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  • Anonymous

    Posted October 1, 2010

    21st Century Guitar from a Virtuoso

    Jeff Beck is a consummate artist. His unique tone, revolutionary approach to his instrument and musical vision have led him to utilize the world of "electronica" as a backdrop for his invention. While this may be met with chagrin from those who are waiting for another Truth, or Blow By Blow, much like Miles Davis, Jeff Beck at age 60 is a restless artist in pursuit of his craft not to be limited by his past. The guitar work on this album is often astounding, and the tunes are quite good. Of the trio of electronica albums Beck has made beginning with 1999's Who Else and continuong with You Had it Coming in 2001, Beck seams most comfortable on this one. Get this one.

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  • Anonymous

    Posted October 1, 2010

    no fossils here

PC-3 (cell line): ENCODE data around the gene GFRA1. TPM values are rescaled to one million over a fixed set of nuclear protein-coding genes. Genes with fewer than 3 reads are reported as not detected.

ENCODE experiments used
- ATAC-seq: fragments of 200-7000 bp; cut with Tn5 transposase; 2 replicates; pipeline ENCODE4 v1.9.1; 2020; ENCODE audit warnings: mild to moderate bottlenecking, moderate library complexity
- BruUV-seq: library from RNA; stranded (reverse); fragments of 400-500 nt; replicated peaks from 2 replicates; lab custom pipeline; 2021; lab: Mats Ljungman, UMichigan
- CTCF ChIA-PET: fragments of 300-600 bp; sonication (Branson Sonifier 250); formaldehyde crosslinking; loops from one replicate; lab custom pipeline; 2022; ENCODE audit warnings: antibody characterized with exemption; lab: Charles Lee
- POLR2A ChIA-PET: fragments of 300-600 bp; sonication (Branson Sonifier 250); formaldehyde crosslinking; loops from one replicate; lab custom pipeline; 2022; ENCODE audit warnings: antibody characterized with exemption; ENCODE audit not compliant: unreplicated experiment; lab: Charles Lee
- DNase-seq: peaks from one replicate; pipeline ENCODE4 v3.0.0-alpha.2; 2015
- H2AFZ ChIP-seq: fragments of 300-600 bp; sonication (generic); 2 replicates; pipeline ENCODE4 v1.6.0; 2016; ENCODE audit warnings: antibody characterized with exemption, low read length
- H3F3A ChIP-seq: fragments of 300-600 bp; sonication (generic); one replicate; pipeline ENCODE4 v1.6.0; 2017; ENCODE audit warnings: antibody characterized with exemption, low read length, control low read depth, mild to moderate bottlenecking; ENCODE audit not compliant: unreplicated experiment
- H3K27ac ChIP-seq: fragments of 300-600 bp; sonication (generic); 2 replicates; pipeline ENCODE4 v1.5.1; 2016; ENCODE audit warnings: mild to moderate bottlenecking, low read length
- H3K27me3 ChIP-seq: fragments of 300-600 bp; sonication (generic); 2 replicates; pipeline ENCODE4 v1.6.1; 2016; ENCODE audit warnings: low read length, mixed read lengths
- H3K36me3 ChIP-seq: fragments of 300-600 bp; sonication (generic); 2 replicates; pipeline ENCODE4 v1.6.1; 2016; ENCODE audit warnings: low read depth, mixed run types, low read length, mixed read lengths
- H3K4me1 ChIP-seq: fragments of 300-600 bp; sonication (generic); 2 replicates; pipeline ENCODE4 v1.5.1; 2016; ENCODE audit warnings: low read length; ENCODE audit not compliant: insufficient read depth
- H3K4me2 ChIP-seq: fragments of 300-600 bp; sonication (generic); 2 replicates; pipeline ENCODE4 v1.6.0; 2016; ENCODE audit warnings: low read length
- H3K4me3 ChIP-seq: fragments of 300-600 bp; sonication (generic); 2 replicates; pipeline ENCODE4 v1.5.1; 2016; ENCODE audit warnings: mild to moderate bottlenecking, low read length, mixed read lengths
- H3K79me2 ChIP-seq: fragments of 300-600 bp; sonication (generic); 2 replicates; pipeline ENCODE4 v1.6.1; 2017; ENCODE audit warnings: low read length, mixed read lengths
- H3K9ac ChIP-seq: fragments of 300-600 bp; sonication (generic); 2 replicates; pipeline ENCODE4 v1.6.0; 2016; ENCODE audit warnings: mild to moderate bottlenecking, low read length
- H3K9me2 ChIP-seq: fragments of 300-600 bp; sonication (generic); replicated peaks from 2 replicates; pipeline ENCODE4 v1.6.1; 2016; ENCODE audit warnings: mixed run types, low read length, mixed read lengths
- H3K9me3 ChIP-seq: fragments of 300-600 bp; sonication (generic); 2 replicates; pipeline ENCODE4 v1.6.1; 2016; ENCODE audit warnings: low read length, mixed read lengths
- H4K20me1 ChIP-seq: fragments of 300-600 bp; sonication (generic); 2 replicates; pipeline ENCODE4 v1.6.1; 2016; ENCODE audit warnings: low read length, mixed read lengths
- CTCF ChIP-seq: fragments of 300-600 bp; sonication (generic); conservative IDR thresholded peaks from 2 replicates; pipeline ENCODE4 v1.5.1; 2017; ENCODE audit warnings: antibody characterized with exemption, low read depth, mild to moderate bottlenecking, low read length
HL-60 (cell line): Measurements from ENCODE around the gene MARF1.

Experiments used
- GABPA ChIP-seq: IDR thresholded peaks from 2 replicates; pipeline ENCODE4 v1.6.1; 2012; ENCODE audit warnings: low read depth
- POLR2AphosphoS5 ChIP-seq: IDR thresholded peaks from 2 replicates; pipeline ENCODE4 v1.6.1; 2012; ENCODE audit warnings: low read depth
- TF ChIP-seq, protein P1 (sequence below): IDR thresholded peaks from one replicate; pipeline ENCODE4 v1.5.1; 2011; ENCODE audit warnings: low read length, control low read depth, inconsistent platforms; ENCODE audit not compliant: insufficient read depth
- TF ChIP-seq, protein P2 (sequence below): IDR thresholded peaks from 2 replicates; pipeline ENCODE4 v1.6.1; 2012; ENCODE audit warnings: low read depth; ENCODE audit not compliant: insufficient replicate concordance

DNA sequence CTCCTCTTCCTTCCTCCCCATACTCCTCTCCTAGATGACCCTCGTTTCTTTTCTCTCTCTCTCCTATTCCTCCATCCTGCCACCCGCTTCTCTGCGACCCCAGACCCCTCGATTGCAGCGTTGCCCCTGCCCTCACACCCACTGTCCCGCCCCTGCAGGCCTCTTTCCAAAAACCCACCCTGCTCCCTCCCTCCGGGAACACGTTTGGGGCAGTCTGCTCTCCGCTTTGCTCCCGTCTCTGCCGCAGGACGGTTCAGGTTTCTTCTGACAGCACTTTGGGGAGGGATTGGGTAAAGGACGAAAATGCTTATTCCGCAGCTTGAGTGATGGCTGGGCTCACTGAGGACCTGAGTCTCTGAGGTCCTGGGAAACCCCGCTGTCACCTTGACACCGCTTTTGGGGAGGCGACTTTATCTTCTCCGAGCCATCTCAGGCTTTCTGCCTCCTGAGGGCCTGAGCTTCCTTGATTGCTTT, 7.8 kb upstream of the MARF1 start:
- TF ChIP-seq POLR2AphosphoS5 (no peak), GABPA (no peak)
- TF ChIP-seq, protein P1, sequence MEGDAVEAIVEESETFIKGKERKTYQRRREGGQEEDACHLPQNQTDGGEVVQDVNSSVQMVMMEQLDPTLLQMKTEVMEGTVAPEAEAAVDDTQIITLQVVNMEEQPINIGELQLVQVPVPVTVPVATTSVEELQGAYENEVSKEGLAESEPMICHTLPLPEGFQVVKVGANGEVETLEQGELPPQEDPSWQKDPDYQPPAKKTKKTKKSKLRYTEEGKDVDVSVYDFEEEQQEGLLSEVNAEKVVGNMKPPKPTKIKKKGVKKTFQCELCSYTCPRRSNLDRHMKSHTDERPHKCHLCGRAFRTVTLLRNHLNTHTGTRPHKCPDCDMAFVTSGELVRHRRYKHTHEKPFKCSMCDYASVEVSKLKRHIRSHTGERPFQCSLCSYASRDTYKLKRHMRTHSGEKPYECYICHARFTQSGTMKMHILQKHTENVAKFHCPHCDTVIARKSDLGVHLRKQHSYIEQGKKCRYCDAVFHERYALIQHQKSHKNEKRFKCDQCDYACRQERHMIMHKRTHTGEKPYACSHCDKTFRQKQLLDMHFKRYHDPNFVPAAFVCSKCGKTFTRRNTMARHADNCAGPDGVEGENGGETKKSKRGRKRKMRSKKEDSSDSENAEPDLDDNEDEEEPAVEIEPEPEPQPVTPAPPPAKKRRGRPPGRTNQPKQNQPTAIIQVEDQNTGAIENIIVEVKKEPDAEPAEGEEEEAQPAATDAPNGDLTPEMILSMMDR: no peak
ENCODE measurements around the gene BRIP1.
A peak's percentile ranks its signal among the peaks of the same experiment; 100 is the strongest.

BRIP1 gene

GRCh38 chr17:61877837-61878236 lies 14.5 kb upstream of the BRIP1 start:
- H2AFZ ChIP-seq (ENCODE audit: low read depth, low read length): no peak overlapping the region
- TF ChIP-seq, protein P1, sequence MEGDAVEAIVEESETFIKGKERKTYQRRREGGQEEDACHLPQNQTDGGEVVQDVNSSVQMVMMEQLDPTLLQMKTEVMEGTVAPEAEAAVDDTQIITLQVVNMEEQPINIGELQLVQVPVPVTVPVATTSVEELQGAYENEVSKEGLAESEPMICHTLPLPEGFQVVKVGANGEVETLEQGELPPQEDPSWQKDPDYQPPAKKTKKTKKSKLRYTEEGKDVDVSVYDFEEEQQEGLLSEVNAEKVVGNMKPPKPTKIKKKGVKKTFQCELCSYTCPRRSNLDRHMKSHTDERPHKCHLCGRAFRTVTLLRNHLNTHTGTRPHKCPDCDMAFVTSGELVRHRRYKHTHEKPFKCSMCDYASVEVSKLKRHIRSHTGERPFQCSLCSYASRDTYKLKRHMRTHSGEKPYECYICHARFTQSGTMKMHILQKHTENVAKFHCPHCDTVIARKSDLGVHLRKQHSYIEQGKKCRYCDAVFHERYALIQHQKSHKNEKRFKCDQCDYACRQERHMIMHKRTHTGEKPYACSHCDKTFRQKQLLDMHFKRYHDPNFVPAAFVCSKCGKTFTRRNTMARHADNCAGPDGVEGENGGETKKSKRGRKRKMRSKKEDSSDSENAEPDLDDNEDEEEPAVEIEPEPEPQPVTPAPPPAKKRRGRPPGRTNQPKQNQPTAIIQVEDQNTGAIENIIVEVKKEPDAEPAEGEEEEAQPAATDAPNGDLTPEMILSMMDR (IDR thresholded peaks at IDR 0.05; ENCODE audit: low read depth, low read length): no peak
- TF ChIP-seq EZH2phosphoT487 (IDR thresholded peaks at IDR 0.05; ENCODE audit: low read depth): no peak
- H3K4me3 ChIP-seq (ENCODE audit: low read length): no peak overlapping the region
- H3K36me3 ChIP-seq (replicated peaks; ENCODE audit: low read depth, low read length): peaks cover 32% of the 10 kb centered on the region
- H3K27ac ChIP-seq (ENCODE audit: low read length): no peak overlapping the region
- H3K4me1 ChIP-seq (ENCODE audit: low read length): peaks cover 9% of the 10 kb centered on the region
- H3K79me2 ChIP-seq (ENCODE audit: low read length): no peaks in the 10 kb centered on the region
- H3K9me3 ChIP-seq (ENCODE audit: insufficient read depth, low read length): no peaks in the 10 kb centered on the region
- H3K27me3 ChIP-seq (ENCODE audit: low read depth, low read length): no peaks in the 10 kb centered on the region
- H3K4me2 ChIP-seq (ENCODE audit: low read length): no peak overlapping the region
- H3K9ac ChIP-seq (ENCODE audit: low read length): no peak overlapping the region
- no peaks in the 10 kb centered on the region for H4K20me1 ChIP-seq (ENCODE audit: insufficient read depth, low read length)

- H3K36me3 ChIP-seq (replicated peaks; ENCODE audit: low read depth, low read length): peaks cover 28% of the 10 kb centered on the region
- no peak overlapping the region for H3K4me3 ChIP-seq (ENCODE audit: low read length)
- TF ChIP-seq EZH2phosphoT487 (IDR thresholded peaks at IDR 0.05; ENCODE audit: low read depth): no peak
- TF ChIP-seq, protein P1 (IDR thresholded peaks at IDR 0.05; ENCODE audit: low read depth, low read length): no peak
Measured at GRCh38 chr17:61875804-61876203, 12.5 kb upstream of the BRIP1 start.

You want nostalgia, listen to the Beach Boys...name me another 59 year old who is trying to sound as fresh as this album...sorry this doesn't fit into "classic rock" or any other classification and won't get any radio airplay but at the end of the day, even though several cuts don't work, and there is no "Good Bye Pork Pie Hat" guitar freak out, it is still a new approach to guitar music ca. 2003. What more can you ask from an artist?

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  • Anonymous

    Posted October 26, 2008

    No text was provided for this review.

Sort by: Showing all of 5 Customer Reviews